Still, I don't get the tunnel vision so many seem to have regarding his role as James Bond. He was the first to play the part in the movies, but that doesn't mean he's the best. For what it's worth, the short version of all of this is that I think that all of the Bond actors have merit and that each brought something different to the role (and, of course, much of this was not up to the actor but to the producers, writers, and directors). I'm not even sure I could pick a real favorite. Moore wins for nostalgia value, but those '60s Connery outings were very stylish (influentially so) and Dalton and Brosnan not only delivered some good films but tried to bring the character around to either being closer to the books or to combining the strengths of Moore's and Connery's portrayals. Daniel Craig's new Bond has incredible potential, and just couldn't have happened in the '60s and '70s, or even the '80s. Sure, the most recent one is a bit too Bourne-influenced (I love the Matt Damon Bourne films, that're far more rooted in reality than any Bond, though the third one overdid the handheld work by several orders of magnitude), but this is definitely a Bond for the new age.
Anyway, here's my rundown of the Bond films....
Dr No - some film had to be the first one, and it was this one. Pretty simple and not too exciting. The acting got better (and, of course, also worse). Connery isn't really JAMES BOND yet. Still, Ursula rising from the sea is akin to that Aphrodite/scallop painting in pop culture terms.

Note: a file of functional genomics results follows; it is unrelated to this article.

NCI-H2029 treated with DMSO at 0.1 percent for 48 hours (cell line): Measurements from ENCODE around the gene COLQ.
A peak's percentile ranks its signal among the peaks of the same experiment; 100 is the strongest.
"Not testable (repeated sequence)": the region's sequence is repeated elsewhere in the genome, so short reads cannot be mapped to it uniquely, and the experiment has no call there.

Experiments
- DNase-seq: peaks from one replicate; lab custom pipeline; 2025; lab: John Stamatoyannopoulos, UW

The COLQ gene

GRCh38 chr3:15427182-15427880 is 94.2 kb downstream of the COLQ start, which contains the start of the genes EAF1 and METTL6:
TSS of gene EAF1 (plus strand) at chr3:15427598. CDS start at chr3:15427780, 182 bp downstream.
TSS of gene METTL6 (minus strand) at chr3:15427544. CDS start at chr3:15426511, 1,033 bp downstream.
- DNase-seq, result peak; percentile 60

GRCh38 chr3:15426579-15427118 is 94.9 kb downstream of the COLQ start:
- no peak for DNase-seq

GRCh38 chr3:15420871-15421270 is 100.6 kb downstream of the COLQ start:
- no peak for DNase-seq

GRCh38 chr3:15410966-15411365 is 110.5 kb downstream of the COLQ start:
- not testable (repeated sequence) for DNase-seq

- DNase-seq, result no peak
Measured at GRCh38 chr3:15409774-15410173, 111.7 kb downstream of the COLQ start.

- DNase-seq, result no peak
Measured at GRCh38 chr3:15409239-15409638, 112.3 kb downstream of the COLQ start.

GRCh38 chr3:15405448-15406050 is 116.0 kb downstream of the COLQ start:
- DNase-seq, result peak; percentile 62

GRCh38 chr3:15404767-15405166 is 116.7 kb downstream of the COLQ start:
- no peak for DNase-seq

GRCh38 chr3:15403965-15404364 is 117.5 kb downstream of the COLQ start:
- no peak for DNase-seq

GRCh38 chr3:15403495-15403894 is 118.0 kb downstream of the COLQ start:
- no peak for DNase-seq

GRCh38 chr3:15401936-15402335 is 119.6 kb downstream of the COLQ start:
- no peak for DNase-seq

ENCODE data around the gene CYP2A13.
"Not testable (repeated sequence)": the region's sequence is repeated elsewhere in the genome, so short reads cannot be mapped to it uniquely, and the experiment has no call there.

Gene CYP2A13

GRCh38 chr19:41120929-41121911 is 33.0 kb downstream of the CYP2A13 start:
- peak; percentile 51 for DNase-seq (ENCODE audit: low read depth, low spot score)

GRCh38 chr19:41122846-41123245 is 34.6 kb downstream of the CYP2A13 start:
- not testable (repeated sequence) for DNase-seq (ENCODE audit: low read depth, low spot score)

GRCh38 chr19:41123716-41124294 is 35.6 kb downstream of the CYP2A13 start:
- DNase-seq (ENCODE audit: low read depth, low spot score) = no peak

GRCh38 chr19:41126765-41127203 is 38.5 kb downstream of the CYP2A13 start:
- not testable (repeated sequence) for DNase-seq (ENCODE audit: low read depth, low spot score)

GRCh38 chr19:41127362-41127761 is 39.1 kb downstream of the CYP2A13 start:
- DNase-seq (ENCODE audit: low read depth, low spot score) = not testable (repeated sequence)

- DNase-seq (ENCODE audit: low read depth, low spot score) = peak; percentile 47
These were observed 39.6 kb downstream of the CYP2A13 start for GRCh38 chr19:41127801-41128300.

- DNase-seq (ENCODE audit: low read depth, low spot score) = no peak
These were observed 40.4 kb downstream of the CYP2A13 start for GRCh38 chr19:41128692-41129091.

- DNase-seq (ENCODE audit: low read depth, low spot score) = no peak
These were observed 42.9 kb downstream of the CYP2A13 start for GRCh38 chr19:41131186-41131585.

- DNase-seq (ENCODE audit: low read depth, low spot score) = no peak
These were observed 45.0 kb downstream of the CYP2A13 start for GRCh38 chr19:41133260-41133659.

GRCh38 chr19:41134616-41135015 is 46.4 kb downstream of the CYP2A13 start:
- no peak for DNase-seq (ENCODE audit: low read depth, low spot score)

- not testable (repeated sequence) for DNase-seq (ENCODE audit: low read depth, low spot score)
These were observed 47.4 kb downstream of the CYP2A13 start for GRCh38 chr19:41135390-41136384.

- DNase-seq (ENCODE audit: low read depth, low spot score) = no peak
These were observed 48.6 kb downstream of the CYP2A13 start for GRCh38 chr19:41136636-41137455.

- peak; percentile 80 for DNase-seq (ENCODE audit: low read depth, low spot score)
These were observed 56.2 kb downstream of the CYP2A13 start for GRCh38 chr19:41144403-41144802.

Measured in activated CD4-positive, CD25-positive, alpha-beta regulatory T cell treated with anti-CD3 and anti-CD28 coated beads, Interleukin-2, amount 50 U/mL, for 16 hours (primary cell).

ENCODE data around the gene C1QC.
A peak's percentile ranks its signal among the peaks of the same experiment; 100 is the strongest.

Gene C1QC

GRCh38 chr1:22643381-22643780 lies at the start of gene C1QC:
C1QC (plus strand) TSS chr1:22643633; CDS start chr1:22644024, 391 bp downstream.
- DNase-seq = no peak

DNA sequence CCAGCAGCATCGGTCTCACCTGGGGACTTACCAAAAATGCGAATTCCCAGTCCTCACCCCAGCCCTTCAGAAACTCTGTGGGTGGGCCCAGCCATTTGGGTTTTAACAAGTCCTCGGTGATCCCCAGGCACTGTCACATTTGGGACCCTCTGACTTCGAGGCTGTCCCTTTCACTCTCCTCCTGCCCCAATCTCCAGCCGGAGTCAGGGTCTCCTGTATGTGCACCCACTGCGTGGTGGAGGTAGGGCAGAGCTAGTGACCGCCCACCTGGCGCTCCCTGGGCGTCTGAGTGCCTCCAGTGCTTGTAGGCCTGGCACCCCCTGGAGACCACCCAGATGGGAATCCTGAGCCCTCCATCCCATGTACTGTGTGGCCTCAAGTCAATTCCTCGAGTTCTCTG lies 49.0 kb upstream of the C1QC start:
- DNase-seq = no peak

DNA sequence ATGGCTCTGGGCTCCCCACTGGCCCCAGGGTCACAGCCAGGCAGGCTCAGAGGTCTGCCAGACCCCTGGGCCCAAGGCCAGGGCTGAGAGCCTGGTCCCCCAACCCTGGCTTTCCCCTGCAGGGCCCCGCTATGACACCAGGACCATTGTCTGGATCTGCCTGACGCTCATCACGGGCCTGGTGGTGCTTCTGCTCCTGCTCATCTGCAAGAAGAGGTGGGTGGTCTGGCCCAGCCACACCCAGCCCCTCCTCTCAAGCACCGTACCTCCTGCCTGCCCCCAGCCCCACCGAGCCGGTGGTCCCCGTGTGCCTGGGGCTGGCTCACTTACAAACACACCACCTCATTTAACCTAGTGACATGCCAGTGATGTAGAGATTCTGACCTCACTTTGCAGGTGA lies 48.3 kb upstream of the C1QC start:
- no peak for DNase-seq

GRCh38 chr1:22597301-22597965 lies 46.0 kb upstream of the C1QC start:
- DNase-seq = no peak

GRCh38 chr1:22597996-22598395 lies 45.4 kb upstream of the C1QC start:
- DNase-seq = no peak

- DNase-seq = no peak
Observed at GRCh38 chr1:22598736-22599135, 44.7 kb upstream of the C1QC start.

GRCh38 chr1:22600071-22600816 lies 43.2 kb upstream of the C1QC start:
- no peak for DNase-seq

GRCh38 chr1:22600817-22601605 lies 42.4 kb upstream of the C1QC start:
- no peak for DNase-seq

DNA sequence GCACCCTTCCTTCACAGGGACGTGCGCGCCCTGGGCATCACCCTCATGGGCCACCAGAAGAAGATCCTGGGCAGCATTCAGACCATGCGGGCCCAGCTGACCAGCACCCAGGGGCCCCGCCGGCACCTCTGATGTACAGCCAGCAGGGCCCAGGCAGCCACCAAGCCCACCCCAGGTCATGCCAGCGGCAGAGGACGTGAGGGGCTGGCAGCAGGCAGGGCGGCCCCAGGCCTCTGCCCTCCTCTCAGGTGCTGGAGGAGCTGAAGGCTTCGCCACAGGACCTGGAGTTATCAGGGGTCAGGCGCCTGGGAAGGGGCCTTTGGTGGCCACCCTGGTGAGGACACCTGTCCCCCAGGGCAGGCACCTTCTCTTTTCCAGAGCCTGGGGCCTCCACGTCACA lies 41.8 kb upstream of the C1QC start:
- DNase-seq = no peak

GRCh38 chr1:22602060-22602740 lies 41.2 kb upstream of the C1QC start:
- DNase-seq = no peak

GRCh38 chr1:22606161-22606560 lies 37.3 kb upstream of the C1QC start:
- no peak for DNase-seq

From Russia With Love - really interesting. Far more a serious (somewhat, anyway...not quite LeCarre) cold-war spy movie than the Bonds that would follow. Leisurely paced, for the most part, so probably not too appealing to a lot of audiences today, but well made with the great Robert Shaw in excellent form. At this point, as in the first movie, they inexplicably used the iconic Bond theme to accompany footage of things like Bond ironing his underwear and painting his toenails...a tad misplaced and overblown, the theme got more clever use later.
Goldfinger - right from the excellent Shirley Bassey theme song, this is classic Bond. So many iconic moments and props, from the 1964 Aston Martin and the grey suit (both more recently included as Bond gear in Catch Me If You Can) to the gold-painted girl and increasing use of gadgetry and the elaborate dispatching-of-Bond schemes. I never saw this 'til recently but I was aware of most of the film's plot points and doodads simply because they've leaked wholesale into pop culture. Hard to escape, really. In truth, much of this movie is anything but action-packed, but it was the first of the really glossy and glamorous Bonds, with a far more obvious sense of humor, and it set the tone for most of what followed. In fact, much of what followed was, to some degree, a remake of this film. Gert Fröbe was such an excellent baddie -- the "I expect you to die" line was just perfect -- and although the film is very dated in some ways it's still aged well. And I love the Kentucky Fried Chicken cameo. And Honor Blackman!!